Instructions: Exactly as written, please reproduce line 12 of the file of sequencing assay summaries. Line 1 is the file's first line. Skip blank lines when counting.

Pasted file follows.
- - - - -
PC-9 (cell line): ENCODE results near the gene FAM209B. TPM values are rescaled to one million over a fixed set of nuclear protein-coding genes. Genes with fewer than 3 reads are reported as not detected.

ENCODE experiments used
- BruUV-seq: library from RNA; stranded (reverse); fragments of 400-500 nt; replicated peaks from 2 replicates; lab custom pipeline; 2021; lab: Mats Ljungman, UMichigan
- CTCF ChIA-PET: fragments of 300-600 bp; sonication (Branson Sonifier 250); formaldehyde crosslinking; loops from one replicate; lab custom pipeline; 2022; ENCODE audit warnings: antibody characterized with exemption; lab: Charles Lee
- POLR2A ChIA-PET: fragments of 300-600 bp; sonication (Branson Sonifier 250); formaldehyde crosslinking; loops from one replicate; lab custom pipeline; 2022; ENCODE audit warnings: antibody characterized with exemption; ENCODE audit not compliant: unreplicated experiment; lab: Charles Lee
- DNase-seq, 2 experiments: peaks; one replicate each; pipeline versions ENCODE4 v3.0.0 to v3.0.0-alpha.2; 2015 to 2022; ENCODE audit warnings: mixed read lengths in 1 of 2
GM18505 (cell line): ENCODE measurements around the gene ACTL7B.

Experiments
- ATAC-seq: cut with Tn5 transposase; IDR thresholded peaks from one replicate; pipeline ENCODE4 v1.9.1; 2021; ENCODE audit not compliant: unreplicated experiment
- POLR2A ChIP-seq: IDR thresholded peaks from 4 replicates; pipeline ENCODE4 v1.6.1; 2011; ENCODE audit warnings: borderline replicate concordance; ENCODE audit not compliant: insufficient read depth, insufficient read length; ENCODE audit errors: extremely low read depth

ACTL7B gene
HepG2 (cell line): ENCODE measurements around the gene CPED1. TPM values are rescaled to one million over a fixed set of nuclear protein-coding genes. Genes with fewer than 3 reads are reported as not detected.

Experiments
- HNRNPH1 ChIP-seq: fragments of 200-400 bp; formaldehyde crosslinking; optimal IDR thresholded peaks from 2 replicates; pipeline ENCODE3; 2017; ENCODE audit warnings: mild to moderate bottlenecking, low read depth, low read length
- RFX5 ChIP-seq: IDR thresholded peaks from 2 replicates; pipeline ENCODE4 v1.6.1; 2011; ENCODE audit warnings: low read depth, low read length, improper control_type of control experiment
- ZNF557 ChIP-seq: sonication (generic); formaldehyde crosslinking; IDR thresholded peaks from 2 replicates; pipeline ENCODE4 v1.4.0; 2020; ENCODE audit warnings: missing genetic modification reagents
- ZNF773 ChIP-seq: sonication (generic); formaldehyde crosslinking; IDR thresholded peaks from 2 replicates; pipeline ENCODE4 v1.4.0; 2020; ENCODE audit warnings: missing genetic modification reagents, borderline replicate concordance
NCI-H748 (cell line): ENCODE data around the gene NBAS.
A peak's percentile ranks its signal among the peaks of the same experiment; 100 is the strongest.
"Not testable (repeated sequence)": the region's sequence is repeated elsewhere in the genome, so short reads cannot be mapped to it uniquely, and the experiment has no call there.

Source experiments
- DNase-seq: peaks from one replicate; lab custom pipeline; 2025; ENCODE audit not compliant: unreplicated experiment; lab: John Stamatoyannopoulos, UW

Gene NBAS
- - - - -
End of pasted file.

HepG2 (cell line): ENCODE measurements around the gene CPED1. TPM values are rescaled to one million over a fixed set of nuclear protein-coding genes. Genes with fewer than 3 reads are reported as not detected.